Invasive Jumping Worms Abound in the Willamette Valley

Some paths at Bowman’s Hill are mostly earthworm castings. Amynthas agrestis, an Asian earthworm, can wreak ecological havoc in North American forests by consuming the litter layer.

An invasive species known as jumping worms, which first arrived in the U.S. in the 1920s as fishing bait and as commuters on imported plants and soils, have been popping up in gardens and nurseries up and down the Willamette Valley, to the potential detriment of plants and trees.   

Jumping worms do more than live up to their moniker — in addition to jumping, they are notorious for their frenzied trashing, slithering, and insatiable appetites. Unlike beneficial earthworms and nightcrawlers that burrow deep tunnels in the soil and release nutrients in the process, jumping worms stay in the debris on top and, with their distinctly large, excavator-like mouths, consume two to three times the amount of leaf litter as other worms, altering native ecosystems as they go. Their tendency to consume so much litter removes mulch that helps cool and conserve moisture for soil, and allows invasive plants and animals to move in. 

The worms’ ravenous feeding isn’t the only thing that has a negative impact on the soil; there’s also their castings, or fecal matter, to worry about. Most worm castings improve soil structure by diversifying the size of soil particles, which enhances moisture penetration and the retention of water. They also contain important microbes that help repel insects and fight soil-borne plant diseases.   

The castings of jumping worms, on the other hand, don’t produce the same beneficial results, due to slight differences in their gut biome. According to Sam Chan, a Sea Grant Extension watershed health and aquatic invasive species specialist at OSU, the castings don’t absorb moisture well, which causes soil to lose porosity and affects its overall structure and composition. These changes can attract certain unwanted microbes, leading to an increased susceptibility to disease and risk of girdling roots, which can restrict the movement of water and nutrients to leaves.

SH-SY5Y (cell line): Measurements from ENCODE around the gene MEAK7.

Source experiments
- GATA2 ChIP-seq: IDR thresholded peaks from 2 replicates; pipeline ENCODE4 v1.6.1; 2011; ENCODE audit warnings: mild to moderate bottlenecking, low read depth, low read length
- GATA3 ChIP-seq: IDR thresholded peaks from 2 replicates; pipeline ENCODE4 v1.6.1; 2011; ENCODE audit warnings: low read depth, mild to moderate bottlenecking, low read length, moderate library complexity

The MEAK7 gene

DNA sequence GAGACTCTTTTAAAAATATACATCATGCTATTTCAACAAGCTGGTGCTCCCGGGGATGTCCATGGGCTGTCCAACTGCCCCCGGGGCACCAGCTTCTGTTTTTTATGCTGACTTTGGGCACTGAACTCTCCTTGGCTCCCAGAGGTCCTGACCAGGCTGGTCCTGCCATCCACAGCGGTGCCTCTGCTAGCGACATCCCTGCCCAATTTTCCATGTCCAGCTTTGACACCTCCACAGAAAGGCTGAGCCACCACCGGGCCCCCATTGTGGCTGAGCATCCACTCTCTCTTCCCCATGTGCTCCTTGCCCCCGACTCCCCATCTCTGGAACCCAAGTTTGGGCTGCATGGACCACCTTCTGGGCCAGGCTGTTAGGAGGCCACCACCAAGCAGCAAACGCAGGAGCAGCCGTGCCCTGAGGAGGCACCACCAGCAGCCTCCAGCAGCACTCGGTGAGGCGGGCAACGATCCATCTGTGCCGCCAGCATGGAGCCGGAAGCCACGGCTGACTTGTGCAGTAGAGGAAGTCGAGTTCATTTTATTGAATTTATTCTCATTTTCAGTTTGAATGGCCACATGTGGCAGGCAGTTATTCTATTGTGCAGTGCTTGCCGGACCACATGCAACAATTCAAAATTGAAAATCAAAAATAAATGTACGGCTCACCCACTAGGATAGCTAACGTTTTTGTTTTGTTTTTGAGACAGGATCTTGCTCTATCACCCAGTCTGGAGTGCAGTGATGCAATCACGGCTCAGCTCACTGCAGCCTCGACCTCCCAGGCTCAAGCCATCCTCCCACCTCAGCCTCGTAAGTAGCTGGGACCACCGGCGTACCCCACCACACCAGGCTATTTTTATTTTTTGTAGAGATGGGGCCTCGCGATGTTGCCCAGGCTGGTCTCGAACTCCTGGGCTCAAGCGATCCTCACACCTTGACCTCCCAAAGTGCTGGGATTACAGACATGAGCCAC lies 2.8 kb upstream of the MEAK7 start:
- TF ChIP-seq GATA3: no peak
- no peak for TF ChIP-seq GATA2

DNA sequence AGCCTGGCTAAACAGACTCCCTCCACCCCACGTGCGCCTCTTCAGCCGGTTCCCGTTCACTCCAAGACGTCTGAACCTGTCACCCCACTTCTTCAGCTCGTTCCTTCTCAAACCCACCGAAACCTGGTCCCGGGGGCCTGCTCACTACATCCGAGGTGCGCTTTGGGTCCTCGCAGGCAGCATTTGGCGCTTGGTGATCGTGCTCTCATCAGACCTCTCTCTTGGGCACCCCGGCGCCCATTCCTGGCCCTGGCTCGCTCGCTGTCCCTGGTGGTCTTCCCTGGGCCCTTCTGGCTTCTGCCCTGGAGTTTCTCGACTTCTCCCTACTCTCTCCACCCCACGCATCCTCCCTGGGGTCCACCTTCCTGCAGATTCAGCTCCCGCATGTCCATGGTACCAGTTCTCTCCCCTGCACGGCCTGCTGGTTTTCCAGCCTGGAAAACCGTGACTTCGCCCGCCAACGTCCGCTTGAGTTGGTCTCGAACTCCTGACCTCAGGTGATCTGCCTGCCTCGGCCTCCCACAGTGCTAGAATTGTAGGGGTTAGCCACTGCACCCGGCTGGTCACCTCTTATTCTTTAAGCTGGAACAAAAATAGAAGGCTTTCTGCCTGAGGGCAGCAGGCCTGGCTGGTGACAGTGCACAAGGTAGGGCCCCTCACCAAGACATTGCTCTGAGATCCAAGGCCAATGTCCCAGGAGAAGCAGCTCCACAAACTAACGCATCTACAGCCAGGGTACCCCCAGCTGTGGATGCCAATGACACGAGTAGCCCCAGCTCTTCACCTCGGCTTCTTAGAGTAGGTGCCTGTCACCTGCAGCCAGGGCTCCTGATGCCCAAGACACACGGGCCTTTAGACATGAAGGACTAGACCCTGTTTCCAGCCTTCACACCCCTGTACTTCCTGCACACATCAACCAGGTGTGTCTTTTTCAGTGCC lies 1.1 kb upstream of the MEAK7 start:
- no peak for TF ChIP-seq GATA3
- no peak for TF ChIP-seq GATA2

With the loss of leaf litter and changes to soil structure that jumping worms can cause, plant stems and roots at the surface of the soil may become more exposed to environmental extremes. Though it’s difficult to ascertain the exact number of jumping worms currently in Oregon, the first reported species, an Amynthas gracilis, was found in 2016 in Grants Pass, where it was passed along through compost. Another species, Amynthas agrestis, has since been detected in at least six counties along major transportation routes, likely having arrived as tiny cocoons in plants, soil, mulch, and tire treads from the East Coast. These cocoons typically hatch in spring; larvae begin feeding, grow rapidly into adults, and die in the winter after laying more cocoons — and so the cycle continues. 

According to Chan, while it’s likely that the jumping worms are here to stay, people can still pick up habits that help minimize their spread, such as by shaking off the roots of plants when sharing or buying at a private plant sale and buying barefoot plants when possible. Chan also recommends refraining from sharing compost, mulch, soil, or plants that contain a known infestation. Those who find jumping worms in their garden can brush off their shoes and equipment when moving from place to place to prevent them from spreading.   

If anyone finds jumping worms, they can report it to the Oregon Invasive Species Council’s hotline 866-INVADER (268-9219) or online. An informative guide, developed in partnership with Chan, is available to help people identify jumping worms in the Pacific Northwest. In addition, for more information on how to avoid spreading invasive species in plant sales or swaps, readers can check out this article.  

By Emilie Ratcliff